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Infertility is the inability to reproduce even after attempting to do so for a duration of more than a year. In women, this is reduced to six months if her age is more than 35 years, additionally, diagnostic criteria include the inability to stay pregnant. The prevalence of infertility is around 10% of women in the USA, as per CDC data. In all cases, one out of three cases are due to male issues, the other one-third is caused by female concerns, and the others are undefined causes, not attributable to male or female members. Infertility in male and females is caused by a variety of biomedical causes. Sex differences are key in infertility causes.
10. Physical Structure and Sperm Anatomical Movement
For men, infertility can be connected to the veins on the testicle, a condition termed as varicocele, wherein the veins on the testicle are excessive in structure, which determines the heat in which the sperm is formed: the sperm count and formation are disturbed due to this. Additionally, this sperm’s movement is also affected due to the deformation in shape. This may also happen in concurrence with issues in the reproduction structure that inhibits the flow of sperm. However, aside from structure, birth defects may also influence sperm formation. Cystic fibrosis, cancer, and the resulting radiation also affect sperm and physical structure.
9. Direct and Indirect Environmental Exposure
Modern environment is riddled with chemicals and substances that can have adverse effects on health. Some of these which influence fertility are pesticides, cigarettes, alcohol, radiation, drugs, marijuana, antihypertensives, particular medication, and anabolic steroids. Aside from these direct exposures, indirect exposures that frequently elevate body temperature too high levels may interfere with sperm manufacturing.
8. Reduction in Sperm Count or Abnormality in Delivery and Behavior
A reduced amount of sperm or abnormality in their behavior is a result of various factor, including: testicles that are not descended, DNA defects, steroids, alcohol, marijuana, surgical removal of testicles, varicoceles, trauma to the testicles and/or inguinal area, bacterial infections in the area in the vein of mumps/adenovirus, and radiation. Delivery of sperm is also affected by premature ejaculation, injury to the area, the route to the bladder for sperm instead of exit through penis termed as retrograde ejaculation, and as a by-product of some amount of genetic diseases.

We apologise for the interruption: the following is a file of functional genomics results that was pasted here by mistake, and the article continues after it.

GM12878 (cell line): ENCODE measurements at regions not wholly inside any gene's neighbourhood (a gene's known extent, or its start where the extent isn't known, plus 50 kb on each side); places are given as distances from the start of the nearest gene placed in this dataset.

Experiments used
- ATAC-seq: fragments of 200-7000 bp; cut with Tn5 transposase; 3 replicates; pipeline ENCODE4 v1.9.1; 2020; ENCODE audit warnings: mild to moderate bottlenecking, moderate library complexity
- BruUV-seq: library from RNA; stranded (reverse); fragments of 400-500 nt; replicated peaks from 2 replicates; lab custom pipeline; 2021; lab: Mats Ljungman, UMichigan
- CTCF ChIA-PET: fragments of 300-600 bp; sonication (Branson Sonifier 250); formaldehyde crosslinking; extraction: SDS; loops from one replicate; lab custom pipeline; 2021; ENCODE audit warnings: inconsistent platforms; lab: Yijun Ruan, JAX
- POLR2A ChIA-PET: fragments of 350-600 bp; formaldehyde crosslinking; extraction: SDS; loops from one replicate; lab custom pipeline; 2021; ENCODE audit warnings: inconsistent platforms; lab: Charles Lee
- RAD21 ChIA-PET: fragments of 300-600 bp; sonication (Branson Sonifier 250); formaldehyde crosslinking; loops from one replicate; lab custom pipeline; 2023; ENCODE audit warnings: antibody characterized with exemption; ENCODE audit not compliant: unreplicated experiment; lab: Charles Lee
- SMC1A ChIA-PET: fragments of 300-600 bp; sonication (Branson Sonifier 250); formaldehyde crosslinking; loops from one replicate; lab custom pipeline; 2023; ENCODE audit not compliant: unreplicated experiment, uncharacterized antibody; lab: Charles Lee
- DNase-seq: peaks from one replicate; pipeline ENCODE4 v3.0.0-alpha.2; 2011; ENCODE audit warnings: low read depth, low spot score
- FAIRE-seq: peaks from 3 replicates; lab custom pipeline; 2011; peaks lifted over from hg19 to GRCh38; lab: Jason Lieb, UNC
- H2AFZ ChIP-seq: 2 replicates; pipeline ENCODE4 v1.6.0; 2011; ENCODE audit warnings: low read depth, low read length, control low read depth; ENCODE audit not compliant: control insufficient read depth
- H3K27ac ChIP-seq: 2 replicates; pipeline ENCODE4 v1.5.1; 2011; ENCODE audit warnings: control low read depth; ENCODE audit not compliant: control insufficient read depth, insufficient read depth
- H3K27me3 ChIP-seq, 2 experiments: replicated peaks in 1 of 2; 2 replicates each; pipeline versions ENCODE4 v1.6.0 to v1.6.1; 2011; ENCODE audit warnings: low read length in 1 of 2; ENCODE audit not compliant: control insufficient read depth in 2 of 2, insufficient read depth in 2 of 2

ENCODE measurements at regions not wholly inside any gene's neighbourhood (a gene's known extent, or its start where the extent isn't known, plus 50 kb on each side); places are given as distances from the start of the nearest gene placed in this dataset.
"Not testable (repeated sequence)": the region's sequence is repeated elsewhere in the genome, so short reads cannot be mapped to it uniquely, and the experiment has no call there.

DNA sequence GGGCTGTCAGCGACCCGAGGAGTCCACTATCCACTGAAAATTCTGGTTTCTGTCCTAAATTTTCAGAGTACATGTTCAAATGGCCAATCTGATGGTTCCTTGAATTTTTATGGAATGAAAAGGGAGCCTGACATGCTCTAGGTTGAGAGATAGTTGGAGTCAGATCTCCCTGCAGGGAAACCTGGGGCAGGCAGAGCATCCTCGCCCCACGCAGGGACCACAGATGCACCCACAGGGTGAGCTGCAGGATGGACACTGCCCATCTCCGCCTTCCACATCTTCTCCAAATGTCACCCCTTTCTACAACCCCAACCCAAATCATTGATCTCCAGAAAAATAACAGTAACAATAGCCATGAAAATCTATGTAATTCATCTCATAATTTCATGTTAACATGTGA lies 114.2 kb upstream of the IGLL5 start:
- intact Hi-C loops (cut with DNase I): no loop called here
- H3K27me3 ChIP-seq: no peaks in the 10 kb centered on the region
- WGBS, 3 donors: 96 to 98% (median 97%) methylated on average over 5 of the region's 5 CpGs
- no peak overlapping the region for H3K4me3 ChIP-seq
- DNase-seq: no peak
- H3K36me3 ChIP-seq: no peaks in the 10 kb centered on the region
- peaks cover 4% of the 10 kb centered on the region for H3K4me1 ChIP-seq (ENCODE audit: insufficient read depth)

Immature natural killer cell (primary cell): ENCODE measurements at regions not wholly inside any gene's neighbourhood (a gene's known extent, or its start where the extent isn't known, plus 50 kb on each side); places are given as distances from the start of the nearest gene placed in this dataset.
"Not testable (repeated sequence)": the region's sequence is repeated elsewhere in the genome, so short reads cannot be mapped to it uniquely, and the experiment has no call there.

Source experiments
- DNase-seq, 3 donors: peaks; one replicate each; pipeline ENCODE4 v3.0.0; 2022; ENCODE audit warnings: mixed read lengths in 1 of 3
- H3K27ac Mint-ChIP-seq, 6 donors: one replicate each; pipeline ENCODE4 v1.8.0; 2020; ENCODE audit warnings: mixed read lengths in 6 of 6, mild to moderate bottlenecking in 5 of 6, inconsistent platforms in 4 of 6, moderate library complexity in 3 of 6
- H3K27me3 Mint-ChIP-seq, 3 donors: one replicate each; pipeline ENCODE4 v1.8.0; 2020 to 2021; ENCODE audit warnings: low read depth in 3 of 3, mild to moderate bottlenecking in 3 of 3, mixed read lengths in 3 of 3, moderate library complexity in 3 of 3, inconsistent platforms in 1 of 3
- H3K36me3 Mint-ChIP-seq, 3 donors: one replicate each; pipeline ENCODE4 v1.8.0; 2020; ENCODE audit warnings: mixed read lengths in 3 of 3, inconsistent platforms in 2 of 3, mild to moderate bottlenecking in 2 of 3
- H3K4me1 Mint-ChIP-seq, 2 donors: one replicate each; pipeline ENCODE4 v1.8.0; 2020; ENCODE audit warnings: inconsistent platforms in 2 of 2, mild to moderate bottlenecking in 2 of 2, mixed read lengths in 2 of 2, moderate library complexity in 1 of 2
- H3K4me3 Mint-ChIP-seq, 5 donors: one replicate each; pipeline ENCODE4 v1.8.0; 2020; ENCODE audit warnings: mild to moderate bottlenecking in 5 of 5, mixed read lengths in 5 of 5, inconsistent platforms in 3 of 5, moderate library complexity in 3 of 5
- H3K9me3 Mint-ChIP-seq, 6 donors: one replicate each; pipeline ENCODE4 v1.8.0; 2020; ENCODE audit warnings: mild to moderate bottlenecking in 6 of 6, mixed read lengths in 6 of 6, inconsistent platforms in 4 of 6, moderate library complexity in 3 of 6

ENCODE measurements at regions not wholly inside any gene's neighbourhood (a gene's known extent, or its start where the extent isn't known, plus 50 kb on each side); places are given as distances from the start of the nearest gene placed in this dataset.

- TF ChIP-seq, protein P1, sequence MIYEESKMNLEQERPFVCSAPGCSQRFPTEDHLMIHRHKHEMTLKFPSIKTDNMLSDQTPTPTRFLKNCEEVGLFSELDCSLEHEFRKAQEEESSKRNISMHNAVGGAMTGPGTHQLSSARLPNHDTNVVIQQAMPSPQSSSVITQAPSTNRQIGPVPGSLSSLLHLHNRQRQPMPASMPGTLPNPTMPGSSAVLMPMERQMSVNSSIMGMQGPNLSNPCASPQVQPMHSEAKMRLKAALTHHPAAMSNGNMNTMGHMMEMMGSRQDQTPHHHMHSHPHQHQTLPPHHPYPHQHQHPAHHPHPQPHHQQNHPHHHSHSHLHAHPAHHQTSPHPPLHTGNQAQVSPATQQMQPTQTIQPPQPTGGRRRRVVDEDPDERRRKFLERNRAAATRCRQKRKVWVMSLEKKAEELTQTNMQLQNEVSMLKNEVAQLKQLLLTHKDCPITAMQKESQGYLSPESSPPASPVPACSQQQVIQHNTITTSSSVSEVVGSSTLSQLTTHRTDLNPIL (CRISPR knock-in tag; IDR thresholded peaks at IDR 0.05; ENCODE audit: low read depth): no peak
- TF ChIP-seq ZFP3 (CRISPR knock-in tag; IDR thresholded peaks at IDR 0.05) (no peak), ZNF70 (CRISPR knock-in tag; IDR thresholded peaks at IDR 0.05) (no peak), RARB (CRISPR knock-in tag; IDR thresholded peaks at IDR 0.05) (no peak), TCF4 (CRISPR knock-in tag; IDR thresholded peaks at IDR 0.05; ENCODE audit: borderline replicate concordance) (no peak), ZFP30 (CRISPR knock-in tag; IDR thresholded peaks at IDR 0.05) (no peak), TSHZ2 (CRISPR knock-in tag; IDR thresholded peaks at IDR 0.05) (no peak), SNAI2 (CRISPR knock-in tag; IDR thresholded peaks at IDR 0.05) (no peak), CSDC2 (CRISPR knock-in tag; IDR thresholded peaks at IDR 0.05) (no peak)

7. Ovulation and It’s Complications
Ovulation is the movement of the egg to the fallopian tube for fertilization. Therefore, issues with ovulation mean that despite the fully functional sperm, there will be no egg for the sperm to turn into a zygote. Menstrual cycles are indicative signs of a healthy ovulation mechanism: they must be regular and women must not miss the cycles. PCOS is the most common cause of ovulation difficulty: polycystic ovarian syndrome causes infertility; another causal factor is POI or primary ovarian insufficiency, wherein the ovaries deteriorate before menopause, which normally occurs as 40 years of age. Other ovulation concerns include those of fallopian tubes being blocked or tangled via pelvic inflammatory disease, uterus anatomical issues, and uterine fibroids or thick build ups that coagulate on the uterus walls. However such clumps are not related to cancer and are benign.
Ovaries can be affected directly as well: the number of eggs in the ovaries and the quality of the eggs can be altered due to the condition of primary ovarian insufficiency.